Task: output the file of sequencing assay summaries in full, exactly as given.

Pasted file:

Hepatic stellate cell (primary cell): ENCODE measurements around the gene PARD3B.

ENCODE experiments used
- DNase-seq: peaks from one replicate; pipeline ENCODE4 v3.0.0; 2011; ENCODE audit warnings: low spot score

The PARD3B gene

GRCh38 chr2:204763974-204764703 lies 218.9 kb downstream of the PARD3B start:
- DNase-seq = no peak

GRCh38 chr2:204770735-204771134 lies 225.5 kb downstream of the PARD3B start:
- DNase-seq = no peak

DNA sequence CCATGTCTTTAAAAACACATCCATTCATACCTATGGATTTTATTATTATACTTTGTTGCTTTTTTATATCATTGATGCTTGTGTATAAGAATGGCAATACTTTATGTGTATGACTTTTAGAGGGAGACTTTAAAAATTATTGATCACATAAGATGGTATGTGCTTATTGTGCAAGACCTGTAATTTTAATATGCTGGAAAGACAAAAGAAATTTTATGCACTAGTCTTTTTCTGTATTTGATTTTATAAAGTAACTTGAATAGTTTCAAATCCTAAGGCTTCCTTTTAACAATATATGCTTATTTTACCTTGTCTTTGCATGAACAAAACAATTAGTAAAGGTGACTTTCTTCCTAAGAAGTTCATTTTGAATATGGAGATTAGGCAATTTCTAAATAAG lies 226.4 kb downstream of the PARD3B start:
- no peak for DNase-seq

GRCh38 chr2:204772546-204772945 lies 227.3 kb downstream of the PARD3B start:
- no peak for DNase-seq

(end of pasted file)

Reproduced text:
Hepatic stellate cell (primary cell): ENCODE measurements around the gene PARD3B.

ENCODE experiments used
- DNase-seq: peaks from one replicate; pipeline ENCODE4 v3.0.0; 2011; ENCODE audit warnings: low spot score

The PARD3B gene

GRCh38 chr2:204763974-204764703 lies 218.9 kb downstream of the PARD3B start:
- DNase-seq = no peak

GRCh38 chr2:204770735-204771134 lies 225.5 kb downstream of the PARD3B start:
- DNase-seq = no peak

DNA sequence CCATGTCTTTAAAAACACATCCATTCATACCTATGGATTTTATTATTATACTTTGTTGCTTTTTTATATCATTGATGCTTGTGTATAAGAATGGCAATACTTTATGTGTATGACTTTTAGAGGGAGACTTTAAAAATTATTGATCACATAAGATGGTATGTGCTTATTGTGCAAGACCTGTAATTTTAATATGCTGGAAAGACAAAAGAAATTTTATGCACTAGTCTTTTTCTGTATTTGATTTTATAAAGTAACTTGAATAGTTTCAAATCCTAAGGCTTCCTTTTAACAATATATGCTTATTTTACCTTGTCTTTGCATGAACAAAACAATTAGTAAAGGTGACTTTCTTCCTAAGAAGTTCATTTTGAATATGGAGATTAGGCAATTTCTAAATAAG lies 226.4 kb downstream of the PARD3B start:
- no peak for DNase-seq

GRCh38 chr2:204772546-204772945 lies 227.3 kb downstream of the PARD3B start:
- no peak for DNase-seq